In descending order, by date published.
3/23/2021 (major revision)
Authors: Les Anderson, Michelle Arnold, Darrh Bullock, Kenny Burdine, Roy Burris, Ben Crites, Jimmy Henning, Steve Higgins, Steve Isaacs, Kevin Laurent, Jeff Lehmkuhler, Lee Moser, Gregg Rentfrow, Kylie Schmidt, Ray Smith, Chris Teutsch, Lee Townsend, Katherine VanValin, Paul Vijayakumar
Kentucky is ideally suited for cattle production. The main feed for cattle is a renewable resource Kentucky has in abundance--forages. The majority of the state's terrain favors cattle production over row crops. Kentucky farms cover 14 million acres, with approximately half of that occupied by forage grasses and legumes. Our natural resources and climate permit the growth of most cool-season and warm-season species. Water is readily available in all areas of the state, and we have a relatively long growing season.
Departments: Agricultural Economics, Animal and Food Sciences, Biosystems and Agricultural Engineering, Entomology, Plant and Soil Sciences, Veterinary Science
Series: Interdepartmental (ID series)
Size: 4.50 mb
Kentucky has several bourbon distilleries and one fuel ethanol plant. The spent grains from the production of ethanol is utilized as a protein source in livestock feed. Shutdowns for fuel ethanol plants may also occur as a result of unfavorable profit margins when crude oil prices are low. Most distilleries and fuel ethanol plants will have a scheduled maintenance shutdown each year. During a shutdown, availability of distillers grains and other coproducts from these plants may be limited or unavailable. So, the question is what else can I feed in place of distillers grains?
The growth of the bourbon industry has provided an increase in distillery byproduct feedstuffs that can be utilized by cattle as a source of energy and protein. Learning the nutritional characteristics of these feedstuffs will facilitate proper feeding, allowing for improved cattle performance.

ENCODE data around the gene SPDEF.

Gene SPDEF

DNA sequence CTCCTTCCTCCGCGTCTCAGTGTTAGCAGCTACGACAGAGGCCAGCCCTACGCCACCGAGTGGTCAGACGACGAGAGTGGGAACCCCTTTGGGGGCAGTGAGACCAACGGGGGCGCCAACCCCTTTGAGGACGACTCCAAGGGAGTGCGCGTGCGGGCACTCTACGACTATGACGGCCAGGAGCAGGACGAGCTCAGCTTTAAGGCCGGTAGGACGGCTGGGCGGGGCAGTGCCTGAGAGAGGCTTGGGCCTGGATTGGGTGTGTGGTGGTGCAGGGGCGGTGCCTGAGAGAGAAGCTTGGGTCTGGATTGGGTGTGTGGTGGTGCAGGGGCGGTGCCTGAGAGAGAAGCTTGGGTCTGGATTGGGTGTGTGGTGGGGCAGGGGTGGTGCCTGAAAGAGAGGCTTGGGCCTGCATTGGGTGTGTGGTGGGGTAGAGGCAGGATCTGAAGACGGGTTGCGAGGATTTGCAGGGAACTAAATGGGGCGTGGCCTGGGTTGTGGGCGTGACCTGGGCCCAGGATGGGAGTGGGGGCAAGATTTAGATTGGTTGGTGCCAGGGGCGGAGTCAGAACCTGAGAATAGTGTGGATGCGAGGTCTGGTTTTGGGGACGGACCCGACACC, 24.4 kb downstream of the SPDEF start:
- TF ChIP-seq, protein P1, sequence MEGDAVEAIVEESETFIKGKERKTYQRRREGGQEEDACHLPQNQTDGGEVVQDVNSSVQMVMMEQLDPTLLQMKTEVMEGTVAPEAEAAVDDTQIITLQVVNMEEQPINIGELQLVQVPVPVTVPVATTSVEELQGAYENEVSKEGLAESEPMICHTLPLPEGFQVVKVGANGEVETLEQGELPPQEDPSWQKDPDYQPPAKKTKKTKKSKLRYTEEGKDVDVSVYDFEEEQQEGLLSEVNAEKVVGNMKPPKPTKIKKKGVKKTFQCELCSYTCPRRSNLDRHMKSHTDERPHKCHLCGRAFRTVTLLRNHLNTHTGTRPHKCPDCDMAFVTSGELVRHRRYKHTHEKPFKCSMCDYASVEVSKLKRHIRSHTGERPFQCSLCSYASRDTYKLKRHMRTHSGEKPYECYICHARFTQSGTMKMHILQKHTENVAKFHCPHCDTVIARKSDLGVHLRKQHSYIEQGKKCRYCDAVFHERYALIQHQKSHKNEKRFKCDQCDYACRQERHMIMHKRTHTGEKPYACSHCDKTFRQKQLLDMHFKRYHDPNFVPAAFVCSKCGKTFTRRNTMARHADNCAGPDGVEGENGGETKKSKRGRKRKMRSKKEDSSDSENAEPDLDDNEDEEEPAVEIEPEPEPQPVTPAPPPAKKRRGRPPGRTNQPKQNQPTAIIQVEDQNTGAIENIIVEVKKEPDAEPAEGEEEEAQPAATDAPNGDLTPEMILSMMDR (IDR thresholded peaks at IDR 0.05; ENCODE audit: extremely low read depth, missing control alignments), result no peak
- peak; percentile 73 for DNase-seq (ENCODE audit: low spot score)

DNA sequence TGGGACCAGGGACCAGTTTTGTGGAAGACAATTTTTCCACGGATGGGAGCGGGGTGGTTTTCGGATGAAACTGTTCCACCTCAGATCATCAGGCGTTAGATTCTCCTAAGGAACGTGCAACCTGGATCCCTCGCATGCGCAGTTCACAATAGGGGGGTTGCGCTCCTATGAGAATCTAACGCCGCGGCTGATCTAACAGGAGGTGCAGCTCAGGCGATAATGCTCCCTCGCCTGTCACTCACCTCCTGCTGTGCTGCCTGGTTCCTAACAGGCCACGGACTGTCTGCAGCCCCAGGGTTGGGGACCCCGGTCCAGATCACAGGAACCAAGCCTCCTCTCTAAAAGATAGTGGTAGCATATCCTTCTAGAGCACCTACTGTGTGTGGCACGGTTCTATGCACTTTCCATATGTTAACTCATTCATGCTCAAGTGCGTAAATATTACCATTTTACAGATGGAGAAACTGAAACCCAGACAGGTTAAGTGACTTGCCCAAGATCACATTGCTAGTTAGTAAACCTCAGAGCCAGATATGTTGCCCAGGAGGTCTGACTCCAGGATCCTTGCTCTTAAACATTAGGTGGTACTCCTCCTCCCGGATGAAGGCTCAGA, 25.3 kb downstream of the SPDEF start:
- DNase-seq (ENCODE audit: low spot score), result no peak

Water is the most essential nutrient for cattle production. Water is used in almost every bodily function, including digestion, milk production, and excretion. Given the role and function of water in relation to animal production, health, and welfare, it is critical that abundant, clean water is available in any livestock production operation. Livestock must have immediate access to water within every paddock of a rotational grazing system to realize maximum efficiency and production.
Strategically locating the watering facility will also provide production benefits such as increased forage utilization and improved access to water, and may possibly reduce the cost per pasture of providing water. This publication will provide guidelines for the location, design, and construction of all-weather surfaces for cattle watering facilities.
Authors: Les Anderson, Darrh Bullock, Roy Burris, Lowell Bush, Blair Knight, Kevin Laurent, Jeff Lehmkuhler, Jim Matthews, Kyle McLeod, Lori Porter, Jim Randolph, Gregg Rentfrow, Keith Schillo, Meg Steinman, Jim Strickland, Laurentia van Rensburg, Eric Vanzant
The 2010 Research and Extension Beef Report highlights advances in understanding of basic scientific principles of livestock production as well as applied research from which producers and the industry can benefit. Extension educational programs, on-farm demonstrations, and other activities help transfer this knowledge to producers so they can adopt of management changes as appropriate.
Authors: Debra Aaron, Les Anderson, Darrh Bullock, Roy Burris, Dwayne Edwards, Don Ely, Bob Harmon, Jimmy Henning, Bruce Hightshoe, Terry Hutchens, John Johns, Garry Lacefield, Kevin Laurent, Jim Matthews, Kyle McLeod, Jim Randolph, Monroe Rasnake, Patty Scharko, Keith Schillo, Scott Shearer, Larry Turner, Dwight Wolfe, Steve Workman